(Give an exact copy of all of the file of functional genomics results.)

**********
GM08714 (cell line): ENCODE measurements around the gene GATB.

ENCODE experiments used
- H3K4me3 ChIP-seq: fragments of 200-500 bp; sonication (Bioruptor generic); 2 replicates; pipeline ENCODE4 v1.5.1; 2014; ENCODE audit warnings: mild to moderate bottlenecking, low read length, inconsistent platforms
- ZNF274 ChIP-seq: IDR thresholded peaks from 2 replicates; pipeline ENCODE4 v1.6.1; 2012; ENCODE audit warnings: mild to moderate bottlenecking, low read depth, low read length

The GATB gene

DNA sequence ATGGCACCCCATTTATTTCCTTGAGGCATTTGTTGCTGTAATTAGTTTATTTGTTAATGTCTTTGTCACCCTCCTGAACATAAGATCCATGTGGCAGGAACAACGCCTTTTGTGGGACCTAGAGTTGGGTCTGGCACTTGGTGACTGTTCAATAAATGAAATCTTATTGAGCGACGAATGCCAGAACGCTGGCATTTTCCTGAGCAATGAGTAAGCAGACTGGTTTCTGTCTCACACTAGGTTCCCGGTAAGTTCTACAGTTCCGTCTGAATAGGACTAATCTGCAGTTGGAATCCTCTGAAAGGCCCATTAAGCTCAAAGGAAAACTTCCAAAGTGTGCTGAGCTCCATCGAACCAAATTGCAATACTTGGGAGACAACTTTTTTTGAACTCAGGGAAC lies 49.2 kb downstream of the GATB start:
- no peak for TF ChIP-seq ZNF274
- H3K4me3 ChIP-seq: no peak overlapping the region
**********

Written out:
GM08714 (cell line): ENCODE measurements around the gene GATB.

ENCODE experiments used
- H3K4me3 ChIP-seq: fragments of 200-500 bp; sonication (Bioruptor generic); 2 replicates; pipeline ENCODE4 v1.5.1; 2014; ENCODE audit warnings: mild to moderate bottlenecking, low read length, inconsistent platforms
- ZNF274 ChIP-seq: IDR thresholded peaks from 2 replicates; pipeline ENCODE4 v1.6.1; 2012; ENCODE audit warnings: mild to moderate bottlenecking, low read depth, low read length

The GATB gene

DNA sequence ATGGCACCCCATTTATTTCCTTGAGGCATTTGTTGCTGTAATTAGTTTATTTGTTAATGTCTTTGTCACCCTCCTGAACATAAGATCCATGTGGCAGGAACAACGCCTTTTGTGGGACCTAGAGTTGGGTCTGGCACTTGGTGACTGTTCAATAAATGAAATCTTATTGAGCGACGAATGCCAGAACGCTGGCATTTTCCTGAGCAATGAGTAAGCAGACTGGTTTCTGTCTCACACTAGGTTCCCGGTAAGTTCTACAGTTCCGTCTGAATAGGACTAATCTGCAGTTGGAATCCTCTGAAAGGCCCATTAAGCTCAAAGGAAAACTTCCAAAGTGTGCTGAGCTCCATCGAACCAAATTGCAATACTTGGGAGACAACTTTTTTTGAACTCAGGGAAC lies 49.2 kb downstream of the GATB start:
- no peak for TF ChIP-seq ZNF274
- H3K4me3 ChIP-seq: no peak overlapping the region